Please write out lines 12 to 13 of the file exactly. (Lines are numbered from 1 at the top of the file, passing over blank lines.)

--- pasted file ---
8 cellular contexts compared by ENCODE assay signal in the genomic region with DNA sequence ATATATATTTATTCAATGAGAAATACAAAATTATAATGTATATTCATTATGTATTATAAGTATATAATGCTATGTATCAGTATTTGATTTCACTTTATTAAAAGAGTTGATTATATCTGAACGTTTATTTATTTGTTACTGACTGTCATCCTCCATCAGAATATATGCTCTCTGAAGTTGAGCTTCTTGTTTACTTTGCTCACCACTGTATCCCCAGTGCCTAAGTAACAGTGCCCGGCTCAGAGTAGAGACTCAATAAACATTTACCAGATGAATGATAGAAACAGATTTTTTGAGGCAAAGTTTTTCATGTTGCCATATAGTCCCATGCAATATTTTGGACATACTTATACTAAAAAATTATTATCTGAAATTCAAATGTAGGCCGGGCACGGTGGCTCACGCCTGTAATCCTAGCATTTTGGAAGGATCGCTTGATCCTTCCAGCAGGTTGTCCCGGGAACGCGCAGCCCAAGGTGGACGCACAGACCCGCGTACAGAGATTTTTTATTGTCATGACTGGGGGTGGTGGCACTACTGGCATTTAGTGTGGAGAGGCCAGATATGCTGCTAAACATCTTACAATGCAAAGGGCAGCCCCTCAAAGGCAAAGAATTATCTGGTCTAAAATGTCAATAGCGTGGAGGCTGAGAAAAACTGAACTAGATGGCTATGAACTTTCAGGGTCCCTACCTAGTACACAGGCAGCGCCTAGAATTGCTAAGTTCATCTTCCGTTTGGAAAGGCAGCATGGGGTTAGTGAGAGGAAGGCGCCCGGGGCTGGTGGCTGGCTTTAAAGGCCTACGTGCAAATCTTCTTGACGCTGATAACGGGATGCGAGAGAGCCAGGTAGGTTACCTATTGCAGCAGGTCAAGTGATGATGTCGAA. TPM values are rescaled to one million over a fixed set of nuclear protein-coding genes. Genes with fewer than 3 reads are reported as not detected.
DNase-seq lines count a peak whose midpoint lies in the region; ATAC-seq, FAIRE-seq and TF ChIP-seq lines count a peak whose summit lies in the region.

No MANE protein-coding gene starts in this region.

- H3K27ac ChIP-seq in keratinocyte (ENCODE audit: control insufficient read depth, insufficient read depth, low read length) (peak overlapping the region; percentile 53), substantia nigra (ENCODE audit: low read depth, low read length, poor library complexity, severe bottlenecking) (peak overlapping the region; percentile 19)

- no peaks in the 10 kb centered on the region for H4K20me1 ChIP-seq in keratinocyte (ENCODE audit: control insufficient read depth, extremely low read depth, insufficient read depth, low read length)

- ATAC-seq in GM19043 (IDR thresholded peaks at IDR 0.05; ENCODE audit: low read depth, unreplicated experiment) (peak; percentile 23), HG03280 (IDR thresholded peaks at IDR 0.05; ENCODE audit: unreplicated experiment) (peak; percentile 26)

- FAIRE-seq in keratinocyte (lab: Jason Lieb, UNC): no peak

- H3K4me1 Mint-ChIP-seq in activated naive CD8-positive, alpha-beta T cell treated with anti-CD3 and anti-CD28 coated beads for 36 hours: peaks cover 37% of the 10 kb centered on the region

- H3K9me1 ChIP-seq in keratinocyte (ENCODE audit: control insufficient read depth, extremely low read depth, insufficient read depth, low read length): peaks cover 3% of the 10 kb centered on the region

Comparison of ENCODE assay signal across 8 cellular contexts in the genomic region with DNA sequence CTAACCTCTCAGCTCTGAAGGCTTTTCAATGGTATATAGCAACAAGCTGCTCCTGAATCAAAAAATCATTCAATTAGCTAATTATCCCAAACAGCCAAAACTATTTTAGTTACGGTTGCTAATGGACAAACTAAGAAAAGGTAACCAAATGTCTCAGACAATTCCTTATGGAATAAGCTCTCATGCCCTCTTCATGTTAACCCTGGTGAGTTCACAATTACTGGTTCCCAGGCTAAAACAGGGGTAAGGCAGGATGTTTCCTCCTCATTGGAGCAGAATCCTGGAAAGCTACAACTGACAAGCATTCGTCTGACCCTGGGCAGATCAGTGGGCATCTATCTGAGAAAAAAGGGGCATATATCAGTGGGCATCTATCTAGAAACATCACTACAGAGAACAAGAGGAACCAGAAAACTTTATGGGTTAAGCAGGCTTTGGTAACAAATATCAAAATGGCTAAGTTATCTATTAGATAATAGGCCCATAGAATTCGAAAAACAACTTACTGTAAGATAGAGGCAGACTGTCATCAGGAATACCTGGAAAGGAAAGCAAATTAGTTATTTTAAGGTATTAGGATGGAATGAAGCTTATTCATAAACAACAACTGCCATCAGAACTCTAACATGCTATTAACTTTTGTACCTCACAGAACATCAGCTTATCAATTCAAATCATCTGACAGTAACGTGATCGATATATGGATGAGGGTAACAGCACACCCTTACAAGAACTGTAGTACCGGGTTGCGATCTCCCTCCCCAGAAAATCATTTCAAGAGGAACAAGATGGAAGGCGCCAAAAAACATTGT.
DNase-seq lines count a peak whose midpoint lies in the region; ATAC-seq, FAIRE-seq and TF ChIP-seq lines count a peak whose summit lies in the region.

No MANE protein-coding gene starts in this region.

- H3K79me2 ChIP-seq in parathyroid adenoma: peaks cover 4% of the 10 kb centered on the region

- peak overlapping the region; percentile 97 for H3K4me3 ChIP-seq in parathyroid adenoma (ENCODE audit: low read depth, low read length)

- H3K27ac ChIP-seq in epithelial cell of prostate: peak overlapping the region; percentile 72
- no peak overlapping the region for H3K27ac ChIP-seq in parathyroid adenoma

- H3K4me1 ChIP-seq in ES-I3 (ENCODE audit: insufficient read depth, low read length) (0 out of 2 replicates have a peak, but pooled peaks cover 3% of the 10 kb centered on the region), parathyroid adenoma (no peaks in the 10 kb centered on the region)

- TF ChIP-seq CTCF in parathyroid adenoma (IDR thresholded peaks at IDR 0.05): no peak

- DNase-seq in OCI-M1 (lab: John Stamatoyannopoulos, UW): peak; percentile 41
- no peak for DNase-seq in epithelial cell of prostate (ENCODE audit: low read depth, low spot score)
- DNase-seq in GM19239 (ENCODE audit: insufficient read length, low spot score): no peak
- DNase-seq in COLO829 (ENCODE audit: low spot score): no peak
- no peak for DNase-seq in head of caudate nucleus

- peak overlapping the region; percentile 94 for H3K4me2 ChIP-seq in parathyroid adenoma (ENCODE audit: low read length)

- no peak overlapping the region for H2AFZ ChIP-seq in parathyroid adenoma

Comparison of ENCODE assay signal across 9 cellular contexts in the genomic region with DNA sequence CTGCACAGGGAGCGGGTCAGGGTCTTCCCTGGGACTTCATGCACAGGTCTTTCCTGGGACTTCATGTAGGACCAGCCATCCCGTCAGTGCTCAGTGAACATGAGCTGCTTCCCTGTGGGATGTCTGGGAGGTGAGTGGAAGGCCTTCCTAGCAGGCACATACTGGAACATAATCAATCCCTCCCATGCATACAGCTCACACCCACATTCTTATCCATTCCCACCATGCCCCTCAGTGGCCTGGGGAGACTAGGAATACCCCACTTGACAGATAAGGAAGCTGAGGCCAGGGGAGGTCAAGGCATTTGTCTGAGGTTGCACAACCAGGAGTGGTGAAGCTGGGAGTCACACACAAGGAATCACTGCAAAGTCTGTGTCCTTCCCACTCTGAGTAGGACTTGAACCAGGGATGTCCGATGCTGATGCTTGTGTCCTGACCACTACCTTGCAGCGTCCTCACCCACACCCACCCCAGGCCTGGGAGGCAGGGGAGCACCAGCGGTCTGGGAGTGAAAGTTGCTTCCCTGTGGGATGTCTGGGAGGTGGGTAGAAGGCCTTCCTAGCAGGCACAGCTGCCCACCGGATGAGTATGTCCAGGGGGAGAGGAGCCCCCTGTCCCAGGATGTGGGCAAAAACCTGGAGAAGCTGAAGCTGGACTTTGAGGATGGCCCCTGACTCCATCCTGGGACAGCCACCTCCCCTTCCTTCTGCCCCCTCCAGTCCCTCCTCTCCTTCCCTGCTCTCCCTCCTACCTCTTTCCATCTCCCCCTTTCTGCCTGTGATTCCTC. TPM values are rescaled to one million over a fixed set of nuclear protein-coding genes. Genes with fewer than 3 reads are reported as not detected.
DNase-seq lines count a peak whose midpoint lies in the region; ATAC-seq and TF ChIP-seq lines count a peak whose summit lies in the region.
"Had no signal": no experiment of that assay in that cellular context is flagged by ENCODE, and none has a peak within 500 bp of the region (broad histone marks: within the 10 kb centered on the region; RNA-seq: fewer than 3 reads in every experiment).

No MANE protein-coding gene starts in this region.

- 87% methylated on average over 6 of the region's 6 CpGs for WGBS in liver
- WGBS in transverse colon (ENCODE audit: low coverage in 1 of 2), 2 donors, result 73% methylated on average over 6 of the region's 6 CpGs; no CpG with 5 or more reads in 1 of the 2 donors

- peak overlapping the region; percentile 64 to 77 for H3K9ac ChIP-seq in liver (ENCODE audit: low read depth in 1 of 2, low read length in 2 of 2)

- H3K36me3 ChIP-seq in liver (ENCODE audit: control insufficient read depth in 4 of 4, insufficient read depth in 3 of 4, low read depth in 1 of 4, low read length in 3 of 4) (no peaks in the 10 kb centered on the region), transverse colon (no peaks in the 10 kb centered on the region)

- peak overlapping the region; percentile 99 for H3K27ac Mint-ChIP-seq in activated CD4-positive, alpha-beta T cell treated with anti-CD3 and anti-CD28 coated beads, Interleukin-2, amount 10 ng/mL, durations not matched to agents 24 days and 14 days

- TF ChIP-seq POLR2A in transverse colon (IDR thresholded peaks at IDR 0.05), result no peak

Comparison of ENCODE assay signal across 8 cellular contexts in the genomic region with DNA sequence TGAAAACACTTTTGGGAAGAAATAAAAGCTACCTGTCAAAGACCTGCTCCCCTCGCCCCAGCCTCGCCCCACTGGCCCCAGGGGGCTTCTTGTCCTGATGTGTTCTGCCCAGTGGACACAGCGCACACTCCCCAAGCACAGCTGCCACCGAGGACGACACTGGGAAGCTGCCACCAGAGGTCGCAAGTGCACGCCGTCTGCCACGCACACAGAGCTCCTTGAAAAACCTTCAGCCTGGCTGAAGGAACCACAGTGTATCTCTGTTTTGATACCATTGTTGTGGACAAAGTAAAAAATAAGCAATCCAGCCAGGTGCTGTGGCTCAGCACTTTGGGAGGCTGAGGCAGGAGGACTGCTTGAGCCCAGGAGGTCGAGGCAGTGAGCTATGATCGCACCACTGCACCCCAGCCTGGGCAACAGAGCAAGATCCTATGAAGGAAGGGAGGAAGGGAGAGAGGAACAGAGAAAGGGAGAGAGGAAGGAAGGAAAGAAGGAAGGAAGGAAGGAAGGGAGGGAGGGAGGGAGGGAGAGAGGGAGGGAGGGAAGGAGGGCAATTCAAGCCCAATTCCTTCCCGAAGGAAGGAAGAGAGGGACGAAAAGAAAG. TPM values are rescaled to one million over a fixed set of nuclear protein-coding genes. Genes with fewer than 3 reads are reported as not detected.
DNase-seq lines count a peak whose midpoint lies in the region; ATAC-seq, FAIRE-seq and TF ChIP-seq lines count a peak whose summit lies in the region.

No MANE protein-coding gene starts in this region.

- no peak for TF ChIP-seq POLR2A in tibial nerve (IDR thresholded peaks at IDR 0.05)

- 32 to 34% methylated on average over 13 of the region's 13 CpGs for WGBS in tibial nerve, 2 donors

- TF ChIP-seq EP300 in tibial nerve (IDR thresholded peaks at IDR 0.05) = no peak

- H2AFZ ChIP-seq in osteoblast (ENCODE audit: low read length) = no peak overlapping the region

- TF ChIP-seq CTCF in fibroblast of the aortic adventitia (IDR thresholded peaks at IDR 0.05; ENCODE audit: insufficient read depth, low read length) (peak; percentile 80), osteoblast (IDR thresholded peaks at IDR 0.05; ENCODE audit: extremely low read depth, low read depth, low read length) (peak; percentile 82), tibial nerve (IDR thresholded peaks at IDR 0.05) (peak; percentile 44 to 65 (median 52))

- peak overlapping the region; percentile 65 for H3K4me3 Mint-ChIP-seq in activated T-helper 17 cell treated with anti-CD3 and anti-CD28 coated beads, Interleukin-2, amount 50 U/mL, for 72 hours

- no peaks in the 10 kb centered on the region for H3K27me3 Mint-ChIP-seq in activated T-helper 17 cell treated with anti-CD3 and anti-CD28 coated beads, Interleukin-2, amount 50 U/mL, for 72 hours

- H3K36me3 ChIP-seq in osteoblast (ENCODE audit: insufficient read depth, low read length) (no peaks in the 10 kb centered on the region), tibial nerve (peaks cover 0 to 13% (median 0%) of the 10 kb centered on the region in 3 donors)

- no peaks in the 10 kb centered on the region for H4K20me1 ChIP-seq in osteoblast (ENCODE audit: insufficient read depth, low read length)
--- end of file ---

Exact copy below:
No MANE protein-coding gene starts in this region.

- H3K79me2 ChIP-seq in parathyroid adenoma: peaks cover 4% of the 10 kb centered on the region